'In such swivel arrangement is illustrated in FIGS. 1 and 4, wherein it may be observed that mouth-engagement member 14 is integral with a sleeve 33 which has an outside diameter substantially equal to the inside diameter of tube 15 and is mounted inside of said tube so as to make a gas-sealing contact with the walls thereof, tube 15 having a slot 32 formed therein through which member 14 extends, said slot being of greater extent than the width of member 14 so as to permit the member to be laterally displaced without disturbing the gas seal. The upper and lower edges 31 of sleeve 33 are enlarged and enter corresponding grooves 34 in the walls of tube 15 to provide guide means for the rotation of said sleeve.

The mouthpiece when used for chemically-protective purposes, as a dust mask or by firemen, miners and others on land, may be employed with a mask which substitutes goggles (i.e. single lenses for each eye) for the single lens of the underwater form described above. When used by aviators, the eye covering may be omitted entirely and there may be employed only a nose covering with or without an integral mouthpiece.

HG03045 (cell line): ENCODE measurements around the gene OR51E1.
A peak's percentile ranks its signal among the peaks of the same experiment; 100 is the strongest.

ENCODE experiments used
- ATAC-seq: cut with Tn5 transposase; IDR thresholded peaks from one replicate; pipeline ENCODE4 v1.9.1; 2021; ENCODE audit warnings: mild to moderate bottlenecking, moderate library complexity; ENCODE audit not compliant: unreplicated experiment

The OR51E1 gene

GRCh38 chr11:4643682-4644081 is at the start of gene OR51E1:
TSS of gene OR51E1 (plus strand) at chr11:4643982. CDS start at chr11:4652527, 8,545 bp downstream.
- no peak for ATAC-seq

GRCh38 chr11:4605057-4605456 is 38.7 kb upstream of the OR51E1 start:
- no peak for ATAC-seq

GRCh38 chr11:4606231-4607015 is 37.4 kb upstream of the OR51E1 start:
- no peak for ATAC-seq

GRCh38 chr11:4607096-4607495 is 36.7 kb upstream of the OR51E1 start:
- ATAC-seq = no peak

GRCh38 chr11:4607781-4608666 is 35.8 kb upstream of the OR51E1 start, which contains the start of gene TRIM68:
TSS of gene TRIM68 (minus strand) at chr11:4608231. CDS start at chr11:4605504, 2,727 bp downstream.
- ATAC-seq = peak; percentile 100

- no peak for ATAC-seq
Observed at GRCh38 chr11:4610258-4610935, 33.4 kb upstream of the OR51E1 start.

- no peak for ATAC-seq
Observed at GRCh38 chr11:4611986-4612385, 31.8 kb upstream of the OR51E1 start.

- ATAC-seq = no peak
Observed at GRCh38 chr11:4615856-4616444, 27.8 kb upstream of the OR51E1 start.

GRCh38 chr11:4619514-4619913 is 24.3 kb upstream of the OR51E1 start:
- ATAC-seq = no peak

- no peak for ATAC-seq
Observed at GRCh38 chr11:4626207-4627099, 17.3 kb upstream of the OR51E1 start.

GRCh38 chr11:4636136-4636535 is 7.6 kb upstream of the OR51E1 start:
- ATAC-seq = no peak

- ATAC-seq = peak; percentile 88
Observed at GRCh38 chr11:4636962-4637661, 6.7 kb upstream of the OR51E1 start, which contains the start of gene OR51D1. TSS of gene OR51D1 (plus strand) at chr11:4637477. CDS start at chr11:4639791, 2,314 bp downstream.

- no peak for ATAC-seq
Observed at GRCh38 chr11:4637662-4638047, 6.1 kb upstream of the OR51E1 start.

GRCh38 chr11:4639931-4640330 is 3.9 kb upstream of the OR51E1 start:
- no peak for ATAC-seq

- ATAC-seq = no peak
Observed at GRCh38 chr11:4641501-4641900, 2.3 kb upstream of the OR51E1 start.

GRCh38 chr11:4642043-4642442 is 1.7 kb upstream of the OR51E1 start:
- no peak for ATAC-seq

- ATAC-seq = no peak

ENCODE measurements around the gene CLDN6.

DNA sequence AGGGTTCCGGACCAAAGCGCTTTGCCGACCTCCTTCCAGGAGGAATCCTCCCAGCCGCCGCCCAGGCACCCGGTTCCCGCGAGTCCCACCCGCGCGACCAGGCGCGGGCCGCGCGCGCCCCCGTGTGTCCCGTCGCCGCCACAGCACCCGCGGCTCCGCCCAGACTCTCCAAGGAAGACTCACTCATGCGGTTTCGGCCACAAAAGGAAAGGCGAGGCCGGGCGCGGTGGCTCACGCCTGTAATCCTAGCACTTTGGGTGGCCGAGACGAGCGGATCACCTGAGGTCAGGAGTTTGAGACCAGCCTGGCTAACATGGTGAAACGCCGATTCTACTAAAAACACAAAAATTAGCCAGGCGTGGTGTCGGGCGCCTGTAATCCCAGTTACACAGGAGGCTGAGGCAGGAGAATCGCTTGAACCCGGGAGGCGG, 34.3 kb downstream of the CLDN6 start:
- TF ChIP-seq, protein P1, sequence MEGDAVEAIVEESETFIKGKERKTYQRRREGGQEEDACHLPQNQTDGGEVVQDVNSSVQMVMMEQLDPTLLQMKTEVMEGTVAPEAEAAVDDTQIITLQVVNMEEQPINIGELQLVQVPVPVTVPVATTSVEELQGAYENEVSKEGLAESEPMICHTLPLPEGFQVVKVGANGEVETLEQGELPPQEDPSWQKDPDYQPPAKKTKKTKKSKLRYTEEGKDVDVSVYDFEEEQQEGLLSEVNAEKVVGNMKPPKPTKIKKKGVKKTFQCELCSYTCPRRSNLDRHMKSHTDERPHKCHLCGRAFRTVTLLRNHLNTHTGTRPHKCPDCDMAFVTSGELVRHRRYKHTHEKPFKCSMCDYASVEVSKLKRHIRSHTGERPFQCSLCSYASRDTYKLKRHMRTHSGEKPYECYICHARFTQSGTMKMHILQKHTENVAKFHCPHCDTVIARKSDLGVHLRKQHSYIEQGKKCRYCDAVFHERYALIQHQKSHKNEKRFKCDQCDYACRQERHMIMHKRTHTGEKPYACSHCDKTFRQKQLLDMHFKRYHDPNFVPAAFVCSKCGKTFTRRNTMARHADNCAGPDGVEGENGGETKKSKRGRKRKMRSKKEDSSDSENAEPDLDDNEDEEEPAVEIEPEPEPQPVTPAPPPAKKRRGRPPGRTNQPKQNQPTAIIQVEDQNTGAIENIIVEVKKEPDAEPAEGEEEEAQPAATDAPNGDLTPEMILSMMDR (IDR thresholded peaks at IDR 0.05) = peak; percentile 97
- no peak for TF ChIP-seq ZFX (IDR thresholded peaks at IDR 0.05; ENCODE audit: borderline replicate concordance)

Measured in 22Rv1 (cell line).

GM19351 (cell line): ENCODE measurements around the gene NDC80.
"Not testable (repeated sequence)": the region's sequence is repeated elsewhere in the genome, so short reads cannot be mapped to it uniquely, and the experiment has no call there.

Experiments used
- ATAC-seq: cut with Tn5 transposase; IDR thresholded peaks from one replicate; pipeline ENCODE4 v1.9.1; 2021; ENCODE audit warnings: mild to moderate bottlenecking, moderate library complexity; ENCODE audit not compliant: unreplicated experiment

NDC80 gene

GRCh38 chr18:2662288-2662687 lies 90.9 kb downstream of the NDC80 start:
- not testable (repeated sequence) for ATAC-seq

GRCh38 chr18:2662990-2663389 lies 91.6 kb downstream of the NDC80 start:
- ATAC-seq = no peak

Such a nose mask is shown in FIG. 2 comprising a rearwardly extending flange 22 of resilient material adapted to make a gas-sealing contact with the wearers face. There is integrally connected to said flange a front portion 23 in which is formed an inlet connected to a forwardly extending air-input tube 24 which may have an air-filter 25 positioned therein. As in the case of the embodiment of the present invention illustrated in FIG. 1, there is provided a mouth-engaging member 26 which is in communication through a common tube 27 with the interior of the nose mask through an outlet 28 in which there is positioned an inwardly opening check-valve 29. Said common tube may have across an outlet formed therein distal relative said mouth-engaging member an outwardly opening exhaust check-valve 30.

in obvious fashion the mask of FIG. 3 is employed similarly to the mask of FIG. 1 and possesses the same advantages.

This application is a continuation in part of my copending application Serial Number 839,987 (which in turn was a continuation in part of my application Serial Number 814,735) both now abandoned.

Although the present invention has been described with a certain degree of particularity, it is understood that the present disclosure has been made only by way of example and that numerous variations may be employed without transcending the scope of the invention as hereinafter claimed.

What is claimed is:

1. The combination of a face mask dimensioned to enclose at least a users nostrils and having a transparent window, said mask further having a first opening defining an inlet for oxygen containing gas and a second opening,